Fauchon was evidently in full preparation for Christmas; with beautifully-wrapped hampers lining the walls and stacked literally from floor to ceiling. The entire shop space was dominated by the distinctive fuchsia of the luxury food company.
26-30 place de la Madeleine
Not to be outdone, Hédiard was clearly also gearing up for the holiday season. Their hampers were just as classy in their striking orange and black, and both stores clearly reflected the near-manic food consumerism that's only to be found in Paris, and perhaps the food section of Harrods.
21 place de la Madeleine
Only a few doors away is La Maison de la Truffe, which, as its namely obviously implies, is devoted to the cult of the truffle. The display window alone contains what must be several thousands of euros worth of black and white truffles of obscene dimensions, as well as other truffle-complemented delights like foie gras, smoked salmon and sweetbreads; giving a whole new meaning to the French term for window-shopping, "faire du leche-vitrine" (to lick the window-display).
I'd really been looking forward to tonight's dinner. A friend had recommended this restaurant as offering the best value dinner in Paris, and at six courses for €38, I'm inclined to agree. The popularity of the restaurant, L'Os à Moelle, was such that a reservation was absolutely imperative.
Dinner commenced with an amuse-bouche of porcini espuma, chicken broth and chestnuts, very similar to Sage's signature chestnut and oxtail soup. That little sense of familiarity was an added bonus to the already excellent amuse-bouche.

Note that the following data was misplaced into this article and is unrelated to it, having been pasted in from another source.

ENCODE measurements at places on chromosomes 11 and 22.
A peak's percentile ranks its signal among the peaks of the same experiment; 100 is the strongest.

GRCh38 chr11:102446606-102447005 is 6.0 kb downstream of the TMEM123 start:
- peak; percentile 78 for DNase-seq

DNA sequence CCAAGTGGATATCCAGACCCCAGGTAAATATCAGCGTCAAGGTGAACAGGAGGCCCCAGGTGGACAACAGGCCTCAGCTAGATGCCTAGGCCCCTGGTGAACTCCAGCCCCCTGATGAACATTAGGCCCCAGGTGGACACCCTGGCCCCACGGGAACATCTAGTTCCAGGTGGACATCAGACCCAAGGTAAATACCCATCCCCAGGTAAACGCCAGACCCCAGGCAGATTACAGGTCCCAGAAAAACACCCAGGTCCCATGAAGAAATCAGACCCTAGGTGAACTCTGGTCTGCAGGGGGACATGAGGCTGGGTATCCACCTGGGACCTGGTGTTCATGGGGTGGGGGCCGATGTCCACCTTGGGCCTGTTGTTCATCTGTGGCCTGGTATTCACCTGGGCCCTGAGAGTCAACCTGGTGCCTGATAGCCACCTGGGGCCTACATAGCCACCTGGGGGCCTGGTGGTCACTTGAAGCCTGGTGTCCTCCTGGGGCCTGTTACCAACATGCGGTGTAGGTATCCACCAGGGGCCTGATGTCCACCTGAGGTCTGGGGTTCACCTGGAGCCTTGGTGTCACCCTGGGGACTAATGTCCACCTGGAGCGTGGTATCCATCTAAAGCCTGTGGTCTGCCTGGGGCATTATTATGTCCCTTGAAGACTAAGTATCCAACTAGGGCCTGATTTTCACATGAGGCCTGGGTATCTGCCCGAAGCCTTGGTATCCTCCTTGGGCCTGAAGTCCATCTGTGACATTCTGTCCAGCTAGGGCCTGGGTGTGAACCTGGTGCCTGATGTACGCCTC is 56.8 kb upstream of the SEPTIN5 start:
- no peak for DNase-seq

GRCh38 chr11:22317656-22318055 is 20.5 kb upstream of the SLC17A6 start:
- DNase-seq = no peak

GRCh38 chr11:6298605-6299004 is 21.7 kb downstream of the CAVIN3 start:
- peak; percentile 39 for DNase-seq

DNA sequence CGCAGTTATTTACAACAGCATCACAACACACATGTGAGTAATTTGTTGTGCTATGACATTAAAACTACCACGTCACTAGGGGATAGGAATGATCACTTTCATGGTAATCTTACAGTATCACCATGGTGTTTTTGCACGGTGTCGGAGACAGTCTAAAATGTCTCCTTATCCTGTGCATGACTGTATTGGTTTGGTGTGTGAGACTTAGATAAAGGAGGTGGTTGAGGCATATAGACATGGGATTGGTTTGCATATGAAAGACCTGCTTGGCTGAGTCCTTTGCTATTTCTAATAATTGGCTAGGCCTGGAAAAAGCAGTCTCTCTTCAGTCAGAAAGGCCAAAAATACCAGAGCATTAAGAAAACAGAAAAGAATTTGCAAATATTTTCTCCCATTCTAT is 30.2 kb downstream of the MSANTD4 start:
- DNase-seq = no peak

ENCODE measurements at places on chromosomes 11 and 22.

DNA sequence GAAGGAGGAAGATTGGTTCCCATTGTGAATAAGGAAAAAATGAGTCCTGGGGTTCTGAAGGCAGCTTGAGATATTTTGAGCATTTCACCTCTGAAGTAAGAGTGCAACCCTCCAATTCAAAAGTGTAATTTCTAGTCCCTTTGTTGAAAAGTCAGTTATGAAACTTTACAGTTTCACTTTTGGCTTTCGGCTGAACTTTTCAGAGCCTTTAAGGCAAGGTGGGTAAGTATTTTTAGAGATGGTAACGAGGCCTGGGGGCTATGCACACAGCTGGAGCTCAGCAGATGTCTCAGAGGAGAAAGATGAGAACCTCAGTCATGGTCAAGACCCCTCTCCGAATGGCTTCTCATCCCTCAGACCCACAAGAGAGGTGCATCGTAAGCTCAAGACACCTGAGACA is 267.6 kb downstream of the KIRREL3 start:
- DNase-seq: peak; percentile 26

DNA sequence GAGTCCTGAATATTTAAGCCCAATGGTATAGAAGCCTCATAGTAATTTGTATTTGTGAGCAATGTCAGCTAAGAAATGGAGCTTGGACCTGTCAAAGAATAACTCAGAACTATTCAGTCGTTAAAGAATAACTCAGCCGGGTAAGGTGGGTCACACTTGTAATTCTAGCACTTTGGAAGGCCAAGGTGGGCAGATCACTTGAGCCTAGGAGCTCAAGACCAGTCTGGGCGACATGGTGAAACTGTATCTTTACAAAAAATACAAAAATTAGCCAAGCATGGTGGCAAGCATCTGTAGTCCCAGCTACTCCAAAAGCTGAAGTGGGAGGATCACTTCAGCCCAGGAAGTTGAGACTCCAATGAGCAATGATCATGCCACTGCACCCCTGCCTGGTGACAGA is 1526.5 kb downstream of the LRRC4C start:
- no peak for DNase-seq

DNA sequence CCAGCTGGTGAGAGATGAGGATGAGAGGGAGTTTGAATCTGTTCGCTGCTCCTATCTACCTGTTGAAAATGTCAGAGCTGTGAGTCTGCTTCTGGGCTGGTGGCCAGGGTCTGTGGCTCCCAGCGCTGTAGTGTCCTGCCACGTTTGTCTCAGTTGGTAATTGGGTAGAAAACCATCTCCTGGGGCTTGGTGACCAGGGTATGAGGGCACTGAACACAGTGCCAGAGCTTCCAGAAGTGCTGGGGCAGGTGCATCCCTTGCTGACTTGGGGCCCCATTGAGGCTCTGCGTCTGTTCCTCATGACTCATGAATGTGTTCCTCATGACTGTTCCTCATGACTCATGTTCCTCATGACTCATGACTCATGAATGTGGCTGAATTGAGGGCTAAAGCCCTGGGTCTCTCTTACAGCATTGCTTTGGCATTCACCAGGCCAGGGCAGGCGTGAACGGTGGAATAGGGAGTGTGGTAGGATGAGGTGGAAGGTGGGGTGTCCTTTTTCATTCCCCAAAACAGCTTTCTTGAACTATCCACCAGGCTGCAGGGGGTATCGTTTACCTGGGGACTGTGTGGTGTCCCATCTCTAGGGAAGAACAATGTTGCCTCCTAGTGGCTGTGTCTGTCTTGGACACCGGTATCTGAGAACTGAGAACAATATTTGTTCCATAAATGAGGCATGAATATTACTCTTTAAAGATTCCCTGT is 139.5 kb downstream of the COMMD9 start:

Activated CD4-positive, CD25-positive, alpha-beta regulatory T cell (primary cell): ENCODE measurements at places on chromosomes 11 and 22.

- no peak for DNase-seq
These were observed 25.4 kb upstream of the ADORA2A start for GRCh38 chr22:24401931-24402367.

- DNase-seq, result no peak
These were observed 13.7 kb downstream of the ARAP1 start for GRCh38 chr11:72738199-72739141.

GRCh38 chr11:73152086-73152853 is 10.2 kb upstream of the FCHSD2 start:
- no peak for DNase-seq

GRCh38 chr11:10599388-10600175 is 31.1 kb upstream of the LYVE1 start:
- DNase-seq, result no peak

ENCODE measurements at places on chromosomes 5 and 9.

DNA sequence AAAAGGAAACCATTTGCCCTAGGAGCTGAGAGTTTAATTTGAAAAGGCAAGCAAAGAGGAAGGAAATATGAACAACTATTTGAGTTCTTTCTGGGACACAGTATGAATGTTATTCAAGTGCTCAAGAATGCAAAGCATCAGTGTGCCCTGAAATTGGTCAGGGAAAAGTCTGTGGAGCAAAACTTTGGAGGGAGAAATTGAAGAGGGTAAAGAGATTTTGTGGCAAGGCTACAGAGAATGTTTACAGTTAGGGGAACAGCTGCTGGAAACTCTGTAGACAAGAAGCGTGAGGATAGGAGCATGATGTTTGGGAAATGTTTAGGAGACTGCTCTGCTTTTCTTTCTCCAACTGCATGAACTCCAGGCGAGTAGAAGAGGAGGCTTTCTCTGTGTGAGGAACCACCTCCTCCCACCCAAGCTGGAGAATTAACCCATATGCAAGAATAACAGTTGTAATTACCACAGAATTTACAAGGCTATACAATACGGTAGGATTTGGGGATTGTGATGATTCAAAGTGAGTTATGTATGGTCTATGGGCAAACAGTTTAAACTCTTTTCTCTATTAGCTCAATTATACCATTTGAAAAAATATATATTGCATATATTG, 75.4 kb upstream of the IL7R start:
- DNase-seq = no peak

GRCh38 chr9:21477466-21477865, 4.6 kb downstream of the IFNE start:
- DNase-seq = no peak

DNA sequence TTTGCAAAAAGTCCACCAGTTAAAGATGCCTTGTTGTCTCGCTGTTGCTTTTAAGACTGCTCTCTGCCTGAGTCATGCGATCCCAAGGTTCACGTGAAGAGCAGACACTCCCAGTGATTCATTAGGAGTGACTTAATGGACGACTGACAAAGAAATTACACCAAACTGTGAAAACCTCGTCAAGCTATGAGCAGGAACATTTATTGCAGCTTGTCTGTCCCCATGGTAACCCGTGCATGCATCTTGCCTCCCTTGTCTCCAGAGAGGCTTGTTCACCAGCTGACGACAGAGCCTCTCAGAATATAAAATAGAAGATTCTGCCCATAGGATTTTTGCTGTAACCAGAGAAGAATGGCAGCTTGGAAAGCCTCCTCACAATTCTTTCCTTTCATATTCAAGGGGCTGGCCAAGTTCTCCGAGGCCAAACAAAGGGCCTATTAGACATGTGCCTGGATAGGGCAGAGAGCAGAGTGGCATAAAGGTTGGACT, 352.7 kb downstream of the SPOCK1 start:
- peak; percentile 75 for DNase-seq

The soup course was a pumpkin soup served with some compté cheese. The melting cheese served to enrich the soup and enhance both its hearty flavour and velvety texture, an interesting variation of the normal dollop of cream or creme fraiche.
I'd been bemoaning the fact that I wasn't getting any foie gras in France, so I was quite happy to be served a traditional confit of duck foie gras with a toasted crôute and beet salad. The foie gras was smooth and rich, nicely offset by the well-dressed and sweet salad.
Every multi-course meal needs a fish course, and in this case it was a pan-fried zander, served with chanterelles, caviar and endive salad. I'm not a big fan of fish, but the fish was perfectly-cooked; none of the toughness or flakiness commonly associated with poorly-cooked fish was in evidence. The only fault I could find was that the accompaniments to the fish were very strong, and may have overpowered any taste of the fish.
The main course was a braised paleron of beef, served with bone marrow, carrots, purple potatoes and trumpets de mort. Even though the beef was not very large (in fact the portions were well-sized, neither too generous nor too parsimonious), it was meltingly tender, sweetened by the carrots, enriched by the bone marrow and mellowed by the black trumpets. All the elements worked well together, and it was quite delicious.
Traditionally, a cheese course arrives before dessert, and this was updated and presented as a goat's cheese salad. The slight tartness of the goat's cheese and the cleanness of the salad assumed the function of a palate-cleanser, helping to prepare our appetites for dessert.
The meal rounded off with a quenelle of chocolate mousse, served with a saffron-scented creme anglaise. The mousse was more of a creamy marquise, delectable and smooth; a fitting end to a very satisfying meal.
L’Os à Moelle
3 rue Vasco de Gama